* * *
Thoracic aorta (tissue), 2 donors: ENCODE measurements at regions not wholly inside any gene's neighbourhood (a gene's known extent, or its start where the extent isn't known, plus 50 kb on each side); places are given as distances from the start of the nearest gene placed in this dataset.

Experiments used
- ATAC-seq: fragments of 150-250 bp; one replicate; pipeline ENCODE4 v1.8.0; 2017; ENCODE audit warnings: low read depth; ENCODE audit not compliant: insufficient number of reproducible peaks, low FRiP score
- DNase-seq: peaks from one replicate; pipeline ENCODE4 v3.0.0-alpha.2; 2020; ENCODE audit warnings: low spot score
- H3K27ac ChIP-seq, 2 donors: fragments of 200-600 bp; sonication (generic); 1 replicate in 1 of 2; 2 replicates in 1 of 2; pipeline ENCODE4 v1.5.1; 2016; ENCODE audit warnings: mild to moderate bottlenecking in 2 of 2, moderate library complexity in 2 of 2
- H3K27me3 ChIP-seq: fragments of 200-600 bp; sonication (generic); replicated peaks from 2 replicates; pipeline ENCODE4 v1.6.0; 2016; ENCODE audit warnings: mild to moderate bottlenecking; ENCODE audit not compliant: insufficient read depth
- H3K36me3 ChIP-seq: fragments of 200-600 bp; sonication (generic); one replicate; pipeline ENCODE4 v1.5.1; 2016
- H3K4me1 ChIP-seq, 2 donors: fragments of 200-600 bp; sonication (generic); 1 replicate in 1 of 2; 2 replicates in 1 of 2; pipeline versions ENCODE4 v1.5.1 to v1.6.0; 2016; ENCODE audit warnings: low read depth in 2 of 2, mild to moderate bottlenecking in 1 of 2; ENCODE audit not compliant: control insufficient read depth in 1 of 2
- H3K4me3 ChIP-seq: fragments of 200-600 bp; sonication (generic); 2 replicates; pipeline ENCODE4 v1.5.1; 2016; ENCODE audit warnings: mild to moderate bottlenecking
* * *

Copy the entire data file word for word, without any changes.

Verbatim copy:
Thoracic aorta (tissue), 2 donors: ENCODE measurements at regions not wholly inside any gene's neighbourhood (a gene's known extent, or its start where the extent isn't known, plus 50 kb on each side); places are given as distances from the start of the nearest gene placed in this dataset.

Experiments used
- ATAC-seq: fragments of 150-250 bp; one replicate; pipeline ENCODE4 v1.8.0; 2017; ENCODE audit warnings: low read depth; ENCODE audit not compliant: insufficient number of reproducible peaks, low FRiP score
- DNase-seq: peaks from one replicate; pipeline ENCODE4 v3.0.0-alpha.2; 2020; ENCODE audit warnings: low spot score
- H3K27ac ChIP-seq, 2 donors: fragments of 200-600 bp; sonication (generic); 1 replicate in 1 of 2; 2 replicates in 1 of 2; pipeline ENCODE4 v1.5.1; 2016; ENCODE audit warnings: mild to moderate bottlenecking in 2 of 2, moderate library complexity in 2 of 2
- H3K27me3 ChIP-seq: fragments of 200-600 bp; sonication (generic); replicated peaks from 2 replicates; pipeline ENCODE4 v1.6.0; 2016; ENCODE audit warnings: mild to moderate bottlenecking; ENCODE audit not compliant: insufficient read depth
- H3K36me3 ChIP-seq: fragments of 200-600 bp; sonication (generic); one replicate; pipeline ENCODE4 v1.5.1; 2016
- H3K4me1 ChIP-seq, 2 donors: fragments of 200-600 bp; sonication (generic); 1 replicate in 1 of 2; 2 replicates in 1 of 2; pipeline versions ENCODE4 v1.5.1 to v1.6.0; 2016; ENCODE audit warnings: low read depth in 2 of 2, mild to moderate bottlenecking in 1 of 2; ENCODE audit not compliant: control insufficient read depth in 1 of 2
- H3K4me3 ChIP-seq: fragments of 200-600 bp; sonication (generic); 2 replicates; pipeline ENCODE4 v1.5.1; 2016; ENCODE audit warnings: mild to moderate bottlenecking